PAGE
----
CanJS - Observables


What is can.Observe?

can.Observe provides the observable pattern for JavaScript Objects (and lists).

var person = new can.Observe({ name: "josh"});

person.bind("name", function(ev, newVal, oldVal){
  newVal; // "Josh Dean"
  oldVal; // "josh"

person.attr("name"); // "josh"; // "josh"
person.attr("name","Josh Dean");

You can set and remove property values on objects, listen for property changes, and work with nested properties. can.Observe is used by both can.Model and can.route.

What are the components that inherit from can.Observe?

  1. can.Map
  2. can.List
  3. can.compute
  4. can.Model
  5. can.route
  6. can.Component

can.Map and can.List are often extended to create observable types. can.Models and can.route are based on can.Map. can.Component's scope is a can.Map

How can we create a can.Map?

To create a Map, call new can.Map(obj). This will give you a map with the same properties and values as obj.

var pagination = new can.Map({page: 1, perPage: 25, count: 1388});
pagination.attr('perPage'); // 25

How can we create a can.List?

To create a List, call new can.List(array). This will give you a List with the same elements as array.

var hobbies = new can.List(['programming', 'bball', 'party rocking']);
hobbies.attr(2); // 'partying'

What is the purpose of the attr method?

The attr method is used to read and write a property or properties from a Map or List.

pagination.attr('perPage'); // 25
pagination.attr('perPage', 50);
pagination.attr('perPage'); // 50

What happens if the attr method is invoked with an object or without any parameter?

pagination.attr({page: 10, lastVisited: 1});
pagination.attr(); // {page: 10, perPage: 50, count: 1388, lastVisited: 1}

When called with an object, the object that was specified as parameters to the attr method is merged into the object that the attr method belong to. When invoked without any parameter, the attr method returns a collection of all the properties in this can.Map.

How can we remove a property from a can.Map object?

Properties can be removed from Observes with removeAttr, which is equivalent to the delete keyword:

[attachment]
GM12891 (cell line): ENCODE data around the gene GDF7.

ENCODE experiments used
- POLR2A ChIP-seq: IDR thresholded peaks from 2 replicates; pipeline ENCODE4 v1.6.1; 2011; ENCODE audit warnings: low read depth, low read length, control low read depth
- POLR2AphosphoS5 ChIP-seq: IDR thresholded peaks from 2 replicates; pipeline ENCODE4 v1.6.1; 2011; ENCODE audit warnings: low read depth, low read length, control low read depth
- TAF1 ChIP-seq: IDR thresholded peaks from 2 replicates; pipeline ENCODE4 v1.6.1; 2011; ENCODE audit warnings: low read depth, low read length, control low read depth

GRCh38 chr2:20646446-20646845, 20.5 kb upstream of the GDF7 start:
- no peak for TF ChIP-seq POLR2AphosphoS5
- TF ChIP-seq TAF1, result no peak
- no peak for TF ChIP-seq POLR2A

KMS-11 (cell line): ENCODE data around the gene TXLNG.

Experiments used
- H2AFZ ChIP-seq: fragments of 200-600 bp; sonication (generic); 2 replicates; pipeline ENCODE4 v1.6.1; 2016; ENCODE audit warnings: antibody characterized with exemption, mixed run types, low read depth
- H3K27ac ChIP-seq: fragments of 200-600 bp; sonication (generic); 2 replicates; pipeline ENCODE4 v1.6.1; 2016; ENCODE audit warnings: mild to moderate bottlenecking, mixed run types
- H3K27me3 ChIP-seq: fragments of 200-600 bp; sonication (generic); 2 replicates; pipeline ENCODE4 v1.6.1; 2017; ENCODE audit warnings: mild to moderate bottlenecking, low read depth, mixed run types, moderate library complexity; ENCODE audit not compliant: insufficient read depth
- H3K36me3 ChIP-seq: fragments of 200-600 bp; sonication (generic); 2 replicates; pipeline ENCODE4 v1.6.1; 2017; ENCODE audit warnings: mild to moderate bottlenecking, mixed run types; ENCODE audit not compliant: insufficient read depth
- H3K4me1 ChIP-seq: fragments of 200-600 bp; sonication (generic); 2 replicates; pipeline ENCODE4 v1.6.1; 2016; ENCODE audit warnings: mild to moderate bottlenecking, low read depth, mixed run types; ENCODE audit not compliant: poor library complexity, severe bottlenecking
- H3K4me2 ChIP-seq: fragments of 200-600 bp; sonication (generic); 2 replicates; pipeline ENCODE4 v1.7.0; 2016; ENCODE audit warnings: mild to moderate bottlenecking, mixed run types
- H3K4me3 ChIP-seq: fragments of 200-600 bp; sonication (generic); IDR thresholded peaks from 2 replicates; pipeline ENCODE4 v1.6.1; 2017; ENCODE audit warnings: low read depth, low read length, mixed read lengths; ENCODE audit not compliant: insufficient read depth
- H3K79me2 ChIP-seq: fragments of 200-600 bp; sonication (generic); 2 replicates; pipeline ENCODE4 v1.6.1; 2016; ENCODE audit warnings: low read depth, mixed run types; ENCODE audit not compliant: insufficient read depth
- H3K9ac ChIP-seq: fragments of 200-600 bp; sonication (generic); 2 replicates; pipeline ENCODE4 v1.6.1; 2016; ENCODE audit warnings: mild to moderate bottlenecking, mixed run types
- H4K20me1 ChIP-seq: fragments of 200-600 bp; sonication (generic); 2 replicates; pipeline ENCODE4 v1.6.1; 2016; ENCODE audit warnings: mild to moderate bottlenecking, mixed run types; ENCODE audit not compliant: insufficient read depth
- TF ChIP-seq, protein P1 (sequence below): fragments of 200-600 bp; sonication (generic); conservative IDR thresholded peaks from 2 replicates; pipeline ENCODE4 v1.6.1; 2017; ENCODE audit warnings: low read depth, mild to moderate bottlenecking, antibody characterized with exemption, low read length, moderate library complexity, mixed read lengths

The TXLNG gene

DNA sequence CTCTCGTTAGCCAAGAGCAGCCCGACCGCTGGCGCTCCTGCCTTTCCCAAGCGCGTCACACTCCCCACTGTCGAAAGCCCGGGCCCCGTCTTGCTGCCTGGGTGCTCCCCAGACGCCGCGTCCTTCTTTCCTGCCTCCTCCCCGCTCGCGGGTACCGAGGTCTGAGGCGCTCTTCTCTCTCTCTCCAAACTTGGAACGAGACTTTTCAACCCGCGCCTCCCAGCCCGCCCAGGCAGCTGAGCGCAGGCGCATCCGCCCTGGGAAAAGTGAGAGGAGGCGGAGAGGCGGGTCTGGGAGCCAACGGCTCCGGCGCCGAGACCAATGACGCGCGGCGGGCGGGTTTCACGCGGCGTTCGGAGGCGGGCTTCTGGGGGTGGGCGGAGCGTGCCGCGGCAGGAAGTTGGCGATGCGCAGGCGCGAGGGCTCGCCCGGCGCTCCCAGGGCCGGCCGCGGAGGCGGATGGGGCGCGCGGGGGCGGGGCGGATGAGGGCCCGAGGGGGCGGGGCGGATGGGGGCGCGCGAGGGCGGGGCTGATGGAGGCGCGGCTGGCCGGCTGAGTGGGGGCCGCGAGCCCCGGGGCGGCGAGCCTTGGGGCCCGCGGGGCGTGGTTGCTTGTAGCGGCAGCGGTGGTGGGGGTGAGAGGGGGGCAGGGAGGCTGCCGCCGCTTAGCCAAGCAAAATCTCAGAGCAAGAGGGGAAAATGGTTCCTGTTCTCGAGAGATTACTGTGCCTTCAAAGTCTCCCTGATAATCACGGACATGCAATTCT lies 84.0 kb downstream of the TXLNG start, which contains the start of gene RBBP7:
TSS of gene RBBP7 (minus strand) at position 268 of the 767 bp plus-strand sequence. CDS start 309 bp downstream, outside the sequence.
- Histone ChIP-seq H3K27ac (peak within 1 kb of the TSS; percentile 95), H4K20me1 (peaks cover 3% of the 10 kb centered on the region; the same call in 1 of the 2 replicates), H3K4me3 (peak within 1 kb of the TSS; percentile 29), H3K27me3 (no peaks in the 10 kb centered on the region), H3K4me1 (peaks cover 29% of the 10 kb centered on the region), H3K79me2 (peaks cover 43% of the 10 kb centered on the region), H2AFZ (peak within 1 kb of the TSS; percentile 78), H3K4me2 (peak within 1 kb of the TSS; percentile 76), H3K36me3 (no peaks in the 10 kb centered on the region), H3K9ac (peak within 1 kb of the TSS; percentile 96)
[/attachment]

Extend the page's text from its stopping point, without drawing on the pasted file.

pagination.attr(); // {page: 10, perPage: 50, lastVisited: 1}

How can we observe events?

When a property on a Map is changed with attr, the Map will emit two events: A change event and an event with the same name as the property that was changed. You can listen for these events by using bind:

paginate.bind('change', function(event, attr, how, newVal, oldVal) {
    attr; // 'perPage'
    how; // 'set'
    newVal; // 30
    oldVal; // 50

paginate.bind('perPage', function(event, newVal, oldVal) {
    newVal; // 30
    oldVal; // 50
paginate.attr('perPage', 30);

When an attribute is change, why does CanJS fire two events?

When a property on a Map is changed with attr, the Map will emit two events: A change event and an event with the same name as the property that was changed. I am not really sure on this, but this may be useful.

How can we stop observing events?

You can similarly stop listening to these events by using unbind:

var timesChanged = 0,
changeHandler = function() { timesChanged++; },
obs = new can.Map({value: 10});

obs.bind('change', changeHandler);
obs.attr('value', 20);
timesChanged; // 1

obs.unbind('change', changeHandler);
obs.attr('value', 30);
timesChanged; // 1

In the above code, changeHandler is just a normal JavaScript function which update the timesChanged variable (which is just a normal JavaScript variable, and is not an attribute of the observable object). The changeHandler function is then passed to bind and unbind.

How can we iterate through the properties of a Map?

If you want to iterate through the properties on a Map, use each:

paginate.each(function(val, key) {
    console.log(key + ': ' + val);

How can we extend can.Map or can.List to create custom observable types?

Extending a can.Map (or can.List) lets you create custom observable types. The following extends can.Map to create a Paginate type that has a .next() method to change its state:

Paginate = can.Map.extend({
    limit: 100,
    offset: 0,
    count: Infinity,
    page: function() {
        return Math.floor(this.attr('offset') / this.attr('limit')) + 1;
    next: function() {
        this.attr('offset', this.attr('offset') + this.attr('limit') );

var pageInfo = new Paginate();
pageInfo.attr("offset") //-> 0;
pageInfo.attr("offset") //-> 100 //-> 2

What are the methods available to a can.List object?